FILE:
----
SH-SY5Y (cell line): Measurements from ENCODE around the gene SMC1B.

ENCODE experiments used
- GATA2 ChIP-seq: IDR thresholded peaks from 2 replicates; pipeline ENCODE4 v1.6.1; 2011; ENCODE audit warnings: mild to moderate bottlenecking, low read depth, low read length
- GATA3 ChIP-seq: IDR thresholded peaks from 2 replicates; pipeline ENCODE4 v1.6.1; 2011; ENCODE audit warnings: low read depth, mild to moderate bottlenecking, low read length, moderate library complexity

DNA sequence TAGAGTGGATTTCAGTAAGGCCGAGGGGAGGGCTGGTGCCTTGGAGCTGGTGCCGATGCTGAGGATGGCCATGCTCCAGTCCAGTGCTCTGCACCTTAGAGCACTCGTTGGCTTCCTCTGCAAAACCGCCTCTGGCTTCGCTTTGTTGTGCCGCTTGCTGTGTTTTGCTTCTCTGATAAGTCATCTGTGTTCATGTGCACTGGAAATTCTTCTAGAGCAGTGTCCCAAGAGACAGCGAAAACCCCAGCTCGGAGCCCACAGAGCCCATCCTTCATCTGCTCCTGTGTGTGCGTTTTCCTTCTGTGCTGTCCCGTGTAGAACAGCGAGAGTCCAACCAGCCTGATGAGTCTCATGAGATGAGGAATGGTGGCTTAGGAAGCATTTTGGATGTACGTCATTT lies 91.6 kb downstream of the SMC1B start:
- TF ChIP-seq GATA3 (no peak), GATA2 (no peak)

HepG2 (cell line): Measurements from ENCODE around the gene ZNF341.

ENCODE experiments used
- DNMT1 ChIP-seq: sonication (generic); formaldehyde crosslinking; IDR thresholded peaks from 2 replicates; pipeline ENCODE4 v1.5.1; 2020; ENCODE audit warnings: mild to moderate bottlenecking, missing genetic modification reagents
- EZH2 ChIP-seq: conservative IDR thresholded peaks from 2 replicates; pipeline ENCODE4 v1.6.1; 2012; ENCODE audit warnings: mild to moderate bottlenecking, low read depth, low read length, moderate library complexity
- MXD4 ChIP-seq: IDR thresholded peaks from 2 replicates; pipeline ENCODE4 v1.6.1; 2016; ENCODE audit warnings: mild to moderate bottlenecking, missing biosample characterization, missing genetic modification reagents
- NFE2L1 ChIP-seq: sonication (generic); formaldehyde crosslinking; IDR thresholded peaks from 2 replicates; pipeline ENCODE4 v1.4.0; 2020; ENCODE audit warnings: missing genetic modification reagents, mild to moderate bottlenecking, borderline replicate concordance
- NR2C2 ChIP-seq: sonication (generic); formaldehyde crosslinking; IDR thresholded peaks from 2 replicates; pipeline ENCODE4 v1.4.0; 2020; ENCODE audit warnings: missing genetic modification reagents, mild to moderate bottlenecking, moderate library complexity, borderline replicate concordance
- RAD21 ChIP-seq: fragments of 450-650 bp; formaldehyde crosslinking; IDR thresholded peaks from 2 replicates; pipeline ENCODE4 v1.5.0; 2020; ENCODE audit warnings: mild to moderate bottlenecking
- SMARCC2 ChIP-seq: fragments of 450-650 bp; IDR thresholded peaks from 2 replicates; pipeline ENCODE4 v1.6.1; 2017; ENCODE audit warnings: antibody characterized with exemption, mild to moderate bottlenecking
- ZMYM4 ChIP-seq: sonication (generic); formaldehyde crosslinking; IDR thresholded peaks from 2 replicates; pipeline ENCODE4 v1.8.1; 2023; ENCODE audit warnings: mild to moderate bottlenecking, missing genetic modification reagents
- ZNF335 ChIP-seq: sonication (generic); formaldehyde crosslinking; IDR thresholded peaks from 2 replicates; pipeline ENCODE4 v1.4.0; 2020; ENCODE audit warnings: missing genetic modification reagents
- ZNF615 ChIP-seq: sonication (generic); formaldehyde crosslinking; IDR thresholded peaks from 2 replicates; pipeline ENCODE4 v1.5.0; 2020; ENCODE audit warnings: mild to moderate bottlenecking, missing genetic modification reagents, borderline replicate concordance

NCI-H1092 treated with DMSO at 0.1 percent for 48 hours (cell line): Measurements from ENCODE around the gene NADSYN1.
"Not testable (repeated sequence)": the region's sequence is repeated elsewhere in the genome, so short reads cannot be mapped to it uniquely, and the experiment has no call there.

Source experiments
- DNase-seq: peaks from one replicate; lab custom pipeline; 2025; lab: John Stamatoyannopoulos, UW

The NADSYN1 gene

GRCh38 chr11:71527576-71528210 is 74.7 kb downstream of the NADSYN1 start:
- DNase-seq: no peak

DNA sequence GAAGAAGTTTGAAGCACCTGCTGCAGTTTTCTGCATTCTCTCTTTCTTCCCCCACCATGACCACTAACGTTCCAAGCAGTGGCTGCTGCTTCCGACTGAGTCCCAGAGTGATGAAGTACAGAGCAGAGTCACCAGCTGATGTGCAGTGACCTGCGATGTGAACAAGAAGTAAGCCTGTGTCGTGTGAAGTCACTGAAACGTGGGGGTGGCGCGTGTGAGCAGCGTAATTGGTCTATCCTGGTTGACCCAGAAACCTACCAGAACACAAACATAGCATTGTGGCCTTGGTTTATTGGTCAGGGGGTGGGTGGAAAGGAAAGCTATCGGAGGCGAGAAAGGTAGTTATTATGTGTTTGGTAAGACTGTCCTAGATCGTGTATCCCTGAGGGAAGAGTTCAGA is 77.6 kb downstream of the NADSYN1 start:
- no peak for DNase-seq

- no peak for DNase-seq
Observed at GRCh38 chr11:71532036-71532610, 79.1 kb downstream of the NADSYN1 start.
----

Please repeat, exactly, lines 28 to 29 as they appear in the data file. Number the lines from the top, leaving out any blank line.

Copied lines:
- no peak for DNase-seq
Observed at GRCh38 chr11:71532036-71532610, 79.1 kb downstream of the NADSYN1 start.